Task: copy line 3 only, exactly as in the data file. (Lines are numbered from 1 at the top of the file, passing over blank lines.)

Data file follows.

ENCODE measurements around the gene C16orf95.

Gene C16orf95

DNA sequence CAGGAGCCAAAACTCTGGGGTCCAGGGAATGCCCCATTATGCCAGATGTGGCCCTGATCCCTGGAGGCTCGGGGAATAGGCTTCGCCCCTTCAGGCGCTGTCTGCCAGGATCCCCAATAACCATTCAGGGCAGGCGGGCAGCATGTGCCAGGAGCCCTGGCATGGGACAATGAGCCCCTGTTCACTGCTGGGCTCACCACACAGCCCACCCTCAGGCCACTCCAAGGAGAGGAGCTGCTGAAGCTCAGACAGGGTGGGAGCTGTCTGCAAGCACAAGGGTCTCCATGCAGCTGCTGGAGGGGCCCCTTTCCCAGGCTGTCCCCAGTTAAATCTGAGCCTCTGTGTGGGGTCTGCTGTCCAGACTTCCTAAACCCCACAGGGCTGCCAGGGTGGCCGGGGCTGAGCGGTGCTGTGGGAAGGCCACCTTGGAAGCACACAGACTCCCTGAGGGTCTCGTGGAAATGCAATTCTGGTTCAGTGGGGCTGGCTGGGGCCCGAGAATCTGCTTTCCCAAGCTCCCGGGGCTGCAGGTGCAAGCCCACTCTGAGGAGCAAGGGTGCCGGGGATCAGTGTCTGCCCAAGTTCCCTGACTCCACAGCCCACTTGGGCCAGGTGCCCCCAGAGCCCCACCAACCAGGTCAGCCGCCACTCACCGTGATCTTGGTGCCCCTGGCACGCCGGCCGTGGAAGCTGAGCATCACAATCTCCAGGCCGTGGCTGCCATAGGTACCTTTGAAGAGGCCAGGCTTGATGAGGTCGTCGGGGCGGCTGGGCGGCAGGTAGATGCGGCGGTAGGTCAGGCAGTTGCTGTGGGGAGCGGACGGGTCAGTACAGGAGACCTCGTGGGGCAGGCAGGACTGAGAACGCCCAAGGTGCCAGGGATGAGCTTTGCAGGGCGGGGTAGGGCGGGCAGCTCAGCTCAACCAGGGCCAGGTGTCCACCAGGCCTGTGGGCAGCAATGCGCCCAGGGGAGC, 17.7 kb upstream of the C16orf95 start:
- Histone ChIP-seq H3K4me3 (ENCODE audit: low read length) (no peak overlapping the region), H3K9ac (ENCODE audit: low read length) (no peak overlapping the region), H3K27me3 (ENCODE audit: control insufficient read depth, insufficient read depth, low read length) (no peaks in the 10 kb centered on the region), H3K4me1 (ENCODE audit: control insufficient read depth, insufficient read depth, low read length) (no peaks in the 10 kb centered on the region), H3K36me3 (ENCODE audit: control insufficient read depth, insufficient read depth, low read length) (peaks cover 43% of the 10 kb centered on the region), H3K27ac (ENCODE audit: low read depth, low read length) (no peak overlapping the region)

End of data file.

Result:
DNA sequence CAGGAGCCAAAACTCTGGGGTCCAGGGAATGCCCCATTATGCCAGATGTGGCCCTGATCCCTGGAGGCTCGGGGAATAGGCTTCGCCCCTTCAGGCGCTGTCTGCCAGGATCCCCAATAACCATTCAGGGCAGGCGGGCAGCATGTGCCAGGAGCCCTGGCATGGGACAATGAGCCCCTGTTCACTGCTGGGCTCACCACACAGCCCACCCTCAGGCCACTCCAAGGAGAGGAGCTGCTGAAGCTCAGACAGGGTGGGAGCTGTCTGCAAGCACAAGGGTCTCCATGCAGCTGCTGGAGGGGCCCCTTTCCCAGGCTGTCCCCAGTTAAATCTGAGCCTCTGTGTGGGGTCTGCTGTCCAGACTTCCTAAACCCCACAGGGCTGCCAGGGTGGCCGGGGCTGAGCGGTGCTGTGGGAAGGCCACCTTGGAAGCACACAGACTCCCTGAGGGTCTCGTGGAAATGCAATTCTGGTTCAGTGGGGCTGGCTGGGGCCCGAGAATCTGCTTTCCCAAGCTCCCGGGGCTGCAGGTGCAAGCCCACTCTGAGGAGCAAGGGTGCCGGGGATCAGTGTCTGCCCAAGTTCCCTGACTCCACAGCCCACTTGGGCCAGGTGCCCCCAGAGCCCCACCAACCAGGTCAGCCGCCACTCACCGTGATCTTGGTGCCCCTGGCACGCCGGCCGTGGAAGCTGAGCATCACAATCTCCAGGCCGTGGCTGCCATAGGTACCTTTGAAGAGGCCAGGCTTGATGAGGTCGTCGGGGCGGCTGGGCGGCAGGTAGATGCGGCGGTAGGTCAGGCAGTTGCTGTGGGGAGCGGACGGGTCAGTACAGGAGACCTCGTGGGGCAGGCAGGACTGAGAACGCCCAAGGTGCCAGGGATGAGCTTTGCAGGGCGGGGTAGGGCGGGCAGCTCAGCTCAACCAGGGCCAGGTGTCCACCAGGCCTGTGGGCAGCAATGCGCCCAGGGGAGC, 17.7 kb upstream of the C16orf95 start: